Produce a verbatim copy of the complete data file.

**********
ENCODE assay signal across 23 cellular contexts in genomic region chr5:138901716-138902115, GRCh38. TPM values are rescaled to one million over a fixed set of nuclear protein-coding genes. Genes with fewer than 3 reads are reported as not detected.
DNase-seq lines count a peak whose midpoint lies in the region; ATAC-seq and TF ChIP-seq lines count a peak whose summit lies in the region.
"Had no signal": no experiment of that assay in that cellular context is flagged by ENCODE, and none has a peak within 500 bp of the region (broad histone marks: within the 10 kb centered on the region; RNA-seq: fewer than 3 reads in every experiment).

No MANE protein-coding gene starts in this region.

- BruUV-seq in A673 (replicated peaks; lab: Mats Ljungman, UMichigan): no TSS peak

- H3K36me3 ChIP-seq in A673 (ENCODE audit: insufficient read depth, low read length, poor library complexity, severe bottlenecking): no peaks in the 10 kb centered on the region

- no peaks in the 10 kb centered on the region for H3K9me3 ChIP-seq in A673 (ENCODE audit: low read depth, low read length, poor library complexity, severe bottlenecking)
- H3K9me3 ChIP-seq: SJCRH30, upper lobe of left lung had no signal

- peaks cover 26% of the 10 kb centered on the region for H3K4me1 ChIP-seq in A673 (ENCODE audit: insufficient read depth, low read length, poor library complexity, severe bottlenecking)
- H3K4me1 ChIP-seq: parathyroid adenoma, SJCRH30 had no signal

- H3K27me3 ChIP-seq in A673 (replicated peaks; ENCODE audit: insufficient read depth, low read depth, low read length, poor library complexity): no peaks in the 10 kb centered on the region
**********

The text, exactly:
ENCODE assay signal across 23 cellular contexts in genomic region chr5:138901716-138902115, GRCh38. TPM values are rescaled to one million over a fixed set of nuclear protein-coding genes. Genes with fewer than 3 reads are reported as not detected.
DNase-seq lines count a peak whose midpoint lies in the region; ATAC-seq and TF ChIP-seq lines count a peak whose summit lies in the region.
"Had no signal": no experiment of that assay in that cellular context is flagged by ENCODE, and none has a peak within 500 bp of the region (broad histone marks: within the 10 kb centered on the region; RNA-seq: fewer than 3 reads in every experiment).

No MANE protein-coding gene starts in this region.

- BruUV-seq in A673 (replicated peaks; lab: Mats Ljungman, UMichigan): no TSS peak

- H3K36me3 ChIP-seq in A673 (ENCODE audit: insufficient read depth, low read length, poor library complexity, severe bottlenecking): no peaks in the 10 kb centered on the region

- no peaks in the 10 kb centered on the region for H3K9me3 ChIP-seq in A673 (ENCODE audit: low read depth, low read length, poor library complexity, severe bottlenecking)
- H3K9me3 ChIP-seq: SJCRH30, upper lobe of left lung had no signal

- peaks cover 26% of the 10 kb centered on the region for H3K4me1 ChIP-seq in A673 (ENCODE audit: insufficient read depth, low read length, poor library complexity, severe bottlenecking)
- H3K4me1 ChIP-seq: parathyroid adenoma, SJCRH30 had no signal

- H3K27me3 ChIP-seq in A673 (replicated peaks; ENCODE audit: insufficient read depth, low read depth, low read length, poor library complexity): no peaks in the 10 kb centered on the region